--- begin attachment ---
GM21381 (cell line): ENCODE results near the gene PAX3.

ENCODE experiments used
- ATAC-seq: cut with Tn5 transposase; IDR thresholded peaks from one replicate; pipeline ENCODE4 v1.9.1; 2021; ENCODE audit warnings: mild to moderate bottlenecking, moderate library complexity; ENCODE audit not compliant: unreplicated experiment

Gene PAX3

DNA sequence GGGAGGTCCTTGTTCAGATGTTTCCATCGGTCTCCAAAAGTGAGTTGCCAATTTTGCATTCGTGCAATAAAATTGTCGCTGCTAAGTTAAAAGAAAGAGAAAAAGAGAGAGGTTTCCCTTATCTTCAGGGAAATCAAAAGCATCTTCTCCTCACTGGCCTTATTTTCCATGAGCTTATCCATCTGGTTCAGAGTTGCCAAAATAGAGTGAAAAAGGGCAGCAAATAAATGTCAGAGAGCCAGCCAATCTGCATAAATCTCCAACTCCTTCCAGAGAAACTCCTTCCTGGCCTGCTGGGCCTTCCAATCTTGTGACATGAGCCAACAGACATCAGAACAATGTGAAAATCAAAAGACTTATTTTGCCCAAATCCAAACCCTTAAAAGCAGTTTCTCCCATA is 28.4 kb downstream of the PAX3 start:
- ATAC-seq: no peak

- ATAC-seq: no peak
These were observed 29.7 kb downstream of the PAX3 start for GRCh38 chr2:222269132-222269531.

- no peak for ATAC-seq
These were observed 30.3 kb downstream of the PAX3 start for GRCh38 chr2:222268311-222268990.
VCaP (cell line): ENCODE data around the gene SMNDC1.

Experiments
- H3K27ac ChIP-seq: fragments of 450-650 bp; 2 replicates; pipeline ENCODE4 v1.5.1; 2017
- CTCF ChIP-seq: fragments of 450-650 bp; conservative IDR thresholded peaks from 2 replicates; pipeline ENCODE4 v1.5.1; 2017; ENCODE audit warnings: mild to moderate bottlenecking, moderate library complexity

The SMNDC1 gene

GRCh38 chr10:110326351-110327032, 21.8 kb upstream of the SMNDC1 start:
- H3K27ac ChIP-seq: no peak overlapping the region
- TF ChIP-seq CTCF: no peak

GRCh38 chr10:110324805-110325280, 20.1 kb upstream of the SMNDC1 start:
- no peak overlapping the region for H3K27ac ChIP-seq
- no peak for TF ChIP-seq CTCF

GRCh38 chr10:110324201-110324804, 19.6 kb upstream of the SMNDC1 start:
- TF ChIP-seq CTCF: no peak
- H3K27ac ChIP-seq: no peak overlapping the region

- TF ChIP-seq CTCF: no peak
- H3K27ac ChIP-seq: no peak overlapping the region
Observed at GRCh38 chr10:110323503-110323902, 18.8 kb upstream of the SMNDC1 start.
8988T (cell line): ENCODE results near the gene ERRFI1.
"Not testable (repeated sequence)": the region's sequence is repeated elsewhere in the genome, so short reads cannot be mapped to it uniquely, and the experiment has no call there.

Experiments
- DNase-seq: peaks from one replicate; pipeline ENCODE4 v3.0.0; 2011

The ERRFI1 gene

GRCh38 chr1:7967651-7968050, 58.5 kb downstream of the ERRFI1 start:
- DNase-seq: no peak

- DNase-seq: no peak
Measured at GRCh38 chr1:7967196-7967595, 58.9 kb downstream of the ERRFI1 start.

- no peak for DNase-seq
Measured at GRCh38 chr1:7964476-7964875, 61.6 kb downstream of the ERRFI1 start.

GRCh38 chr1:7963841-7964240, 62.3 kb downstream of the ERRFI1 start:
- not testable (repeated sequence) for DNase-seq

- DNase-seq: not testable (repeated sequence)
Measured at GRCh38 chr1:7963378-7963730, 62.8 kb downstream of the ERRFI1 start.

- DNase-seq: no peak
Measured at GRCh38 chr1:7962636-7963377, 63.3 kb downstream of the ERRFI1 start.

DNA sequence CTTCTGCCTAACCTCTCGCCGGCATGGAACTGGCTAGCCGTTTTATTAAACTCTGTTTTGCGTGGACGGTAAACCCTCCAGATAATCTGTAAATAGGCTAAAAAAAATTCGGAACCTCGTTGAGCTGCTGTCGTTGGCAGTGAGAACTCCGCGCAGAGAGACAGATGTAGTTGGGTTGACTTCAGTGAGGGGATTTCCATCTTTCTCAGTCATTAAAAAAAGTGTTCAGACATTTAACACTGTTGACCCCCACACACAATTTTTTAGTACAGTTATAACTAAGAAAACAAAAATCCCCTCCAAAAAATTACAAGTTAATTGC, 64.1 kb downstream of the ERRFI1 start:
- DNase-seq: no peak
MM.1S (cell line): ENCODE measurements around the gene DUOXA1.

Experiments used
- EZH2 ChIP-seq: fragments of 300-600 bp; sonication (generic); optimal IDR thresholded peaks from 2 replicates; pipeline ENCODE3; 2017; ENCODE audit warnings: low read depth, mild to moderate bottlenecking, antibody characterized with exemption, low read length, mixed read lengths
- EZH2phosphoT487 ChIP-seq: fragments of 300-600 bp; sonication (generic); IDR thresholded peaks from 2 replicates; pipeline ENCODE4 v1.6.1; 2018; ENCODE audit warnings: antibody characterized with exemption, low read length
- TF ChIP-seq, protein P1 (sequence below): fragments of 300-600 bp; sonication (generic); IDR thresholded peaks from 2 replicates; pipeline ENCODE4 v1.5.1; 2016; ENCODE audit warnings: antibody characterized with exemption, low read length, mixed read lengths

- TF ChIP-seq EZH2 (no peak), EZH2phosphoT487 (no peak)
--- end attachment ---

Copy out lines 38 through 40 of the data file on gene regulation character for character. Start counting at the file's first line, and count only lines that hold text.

Measured at GRCh38 chr1:7964476-7964875, 61.6 kb downstream of the ERRFI1 start.

GRCh38 chr1:7963841-7964240, 62.3 kb downstream of the ERRFI1 start:
- not testable (repeated sequence) for DNase-seq